Imagine your bicep again. If I ask you to squeeze your bicep for the entire day, that muscle is going to get TIRED because it is working so hard.
If I then place a 10-pound weight in your arm, the arm will, again, drop to your side. In this case, it will happen because the muscle is worn out from the work it has been doing. It doesn’t have enough strength left to handle any more load. It is weak from overactivity.
This is similar to what happens in an overactive pelvic floor.
Overactive pelvic floor muscles are weak because they are constantly contracting.
So, when you put a large amount of pressure on underactive pelvic floor muscles (like in a sneeze), the muscles aren’t able to contract anymore because they are already contracted (and a bit worn out).
The end result…you pee yourself!
Do You Have An Underactive or Overactive Pelvic Floor?
How do you know what is happening in your pelvic floor?
It’s always helpful to see a physiotherapist who specializes in pelvic floors. They will be able to assess you internally and tell you exactly what is happening in your muscles.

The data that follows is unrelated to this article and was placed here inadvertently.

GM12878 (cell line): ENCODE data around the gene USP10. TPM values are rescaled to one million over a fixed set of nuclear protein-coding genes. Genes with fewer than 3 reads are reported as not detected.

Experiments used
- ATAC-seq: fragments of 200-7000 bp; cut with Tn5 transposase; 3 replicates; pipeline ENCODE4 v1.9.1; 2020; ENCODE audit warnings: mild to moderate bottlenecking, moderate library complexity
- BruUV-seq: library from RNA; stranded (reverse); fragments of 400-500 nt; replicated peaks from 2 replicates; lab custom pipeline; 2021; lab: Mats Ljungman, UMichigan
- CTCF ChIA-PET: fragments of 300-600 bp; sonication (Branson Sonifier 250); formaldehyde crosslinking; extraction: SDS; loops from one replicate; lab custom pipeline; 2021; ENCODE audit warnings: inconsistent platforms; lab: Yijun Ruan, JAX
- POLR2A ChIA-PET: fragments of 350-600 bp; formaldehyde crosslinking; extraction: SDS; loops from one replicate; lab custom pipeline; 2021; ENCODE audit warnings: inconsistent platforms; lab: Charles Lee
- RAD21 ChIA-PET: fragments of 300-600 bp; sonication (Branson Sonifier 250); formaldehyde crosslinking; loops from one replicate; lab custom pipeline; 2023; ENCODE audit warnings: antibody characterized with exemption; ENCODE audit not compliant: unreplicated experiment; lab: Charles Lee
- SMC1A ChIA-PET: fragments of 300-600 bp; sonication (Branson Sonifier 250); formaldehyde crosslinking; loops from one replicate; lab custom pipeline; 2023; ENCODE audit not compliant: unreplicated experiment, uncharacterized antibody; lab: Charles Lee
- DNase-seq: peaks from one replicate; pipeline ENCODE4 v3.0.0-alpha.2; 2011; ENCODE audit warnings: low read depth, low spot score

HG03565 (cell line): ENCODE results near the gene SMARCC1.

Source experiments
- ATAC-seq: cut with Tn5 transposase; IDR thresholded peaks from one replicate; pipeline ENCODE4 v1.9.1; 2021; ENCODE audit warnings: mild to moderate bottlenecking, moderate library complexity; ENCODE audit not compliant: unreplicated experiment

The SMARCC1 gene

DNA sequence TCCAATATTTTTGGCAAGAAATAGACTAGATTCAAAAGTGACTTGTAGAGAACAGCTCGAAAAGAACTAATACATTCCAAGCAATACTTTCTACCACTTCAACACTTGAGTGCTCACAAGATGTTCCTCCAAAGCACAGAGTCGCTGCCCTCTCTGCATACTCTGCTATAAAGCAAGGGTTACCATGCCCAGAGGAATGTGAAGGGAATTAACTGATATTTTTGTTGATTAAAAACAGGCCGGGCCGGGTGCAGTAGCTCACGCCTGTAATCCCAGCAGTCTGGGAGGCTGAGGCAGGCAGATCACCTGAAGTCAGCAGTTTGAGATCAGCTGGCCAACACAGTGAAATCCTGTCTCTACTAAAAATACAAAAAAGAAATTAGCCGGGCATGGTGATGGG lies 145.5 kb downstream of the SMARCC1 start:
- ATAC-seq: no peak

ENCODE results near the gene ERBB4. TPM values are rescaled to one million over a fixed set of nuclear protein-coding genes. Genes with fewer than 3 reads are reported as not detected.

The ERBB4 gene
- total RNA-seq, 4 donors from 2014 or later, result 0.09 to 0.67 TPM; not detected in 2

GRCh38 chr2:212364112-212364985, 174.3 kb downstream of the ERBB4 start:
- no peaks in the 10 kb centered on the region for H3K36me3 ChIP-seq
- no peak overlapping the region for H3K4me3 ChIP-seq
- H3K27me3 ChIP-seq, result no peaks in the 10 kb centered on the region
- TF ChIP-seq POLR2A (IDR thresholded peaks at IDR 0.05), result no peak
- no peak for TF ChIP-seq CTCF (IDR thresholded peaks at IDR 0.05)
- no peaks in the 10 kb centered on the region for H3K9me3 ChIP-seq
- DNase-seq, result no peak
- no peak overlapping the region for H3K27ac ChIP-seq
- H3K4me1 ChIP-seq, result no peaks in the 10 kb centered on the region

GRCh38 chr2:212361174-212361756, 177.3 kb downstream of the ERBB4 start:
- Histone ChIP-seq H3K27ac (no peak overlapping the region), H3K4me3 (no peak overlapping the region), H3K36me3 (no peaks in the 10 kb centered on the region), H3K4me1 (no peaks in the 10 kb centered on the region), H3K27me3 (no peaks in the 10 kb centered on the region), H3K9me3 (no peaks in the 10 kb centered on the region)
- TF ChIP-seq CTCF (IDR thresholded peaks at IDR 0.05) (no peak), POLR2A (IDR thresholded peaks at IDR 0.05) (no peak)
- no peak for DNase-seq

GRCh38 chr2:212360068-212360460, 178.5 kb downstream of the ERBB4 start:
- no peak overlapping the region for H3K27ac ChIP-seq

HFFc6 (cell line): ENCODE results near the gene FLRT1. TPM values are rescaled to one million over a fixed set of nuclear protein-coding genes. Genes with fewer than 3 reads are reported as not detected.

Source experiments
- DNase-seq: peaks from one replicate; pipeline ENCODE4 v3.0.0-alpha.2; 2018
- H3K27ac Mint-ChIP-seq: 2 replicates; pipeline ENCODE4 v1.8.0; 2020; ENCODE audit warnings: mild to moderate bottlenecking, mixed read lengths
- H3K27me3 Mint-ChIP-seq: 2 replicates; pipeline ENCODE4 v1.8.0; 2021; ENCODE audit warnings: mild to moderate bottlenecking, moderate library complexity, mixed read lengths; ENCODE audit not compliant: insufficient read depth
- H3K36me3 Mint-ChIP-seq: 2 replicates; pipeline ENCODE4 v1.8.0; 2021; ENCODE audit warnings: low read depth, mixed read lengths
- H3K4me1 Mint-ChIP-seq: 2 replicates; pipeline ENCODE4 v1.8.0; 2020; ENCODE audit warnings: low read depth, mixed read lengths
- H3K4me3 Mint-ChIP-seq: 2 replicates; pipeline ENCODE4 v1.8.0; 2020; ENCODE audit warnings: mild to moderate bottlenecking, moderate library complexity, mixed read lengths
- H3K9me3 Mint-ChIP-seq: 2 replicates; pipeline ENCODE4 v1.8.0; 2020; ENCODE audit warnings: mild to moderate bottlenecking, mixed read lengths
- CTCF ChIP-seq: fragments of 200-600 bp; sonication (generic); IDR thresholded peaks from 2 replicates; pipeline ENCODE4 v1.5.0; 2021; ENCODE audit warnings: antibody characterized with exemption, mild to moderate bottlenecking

However, that isn’t always accessible or possible. Luckily, there are some other ways you can get a sense of what is happening in your muscles.
Signs of an underactive pelvic floor
If you have an underactive pelvic floor it may feel hard to hold the engagement when you kegel.
You likely feel the muscles engage but then feel them quiver, shake, and begin releasing after a few seconds. You may not be able to hold the Kegel for more than a few seconds before you feel the muscles release.
You may also feel like tampons don’t stay in as well as they once did. Or you may feel that you have less sensation during sexual intercourse.
Also, the muscles often reflect the personality of a person. So, if you are more of a relaxed, Type B, person in general, it’s possible your pelvic floor muscles tend to be more underactive.
Sound like you? You’ll want to check out this post on how to strengthen an underactive pelvic floor.
Signs of an overactive pelvic floor
If your pelvic floor is overactive, you might feel that nothing (or very little) happens when you try to Kegel. When you try to engage your pelvic floor, you don’t feel much change. This happens because your pelvic floor is already contracted and can’t contract further!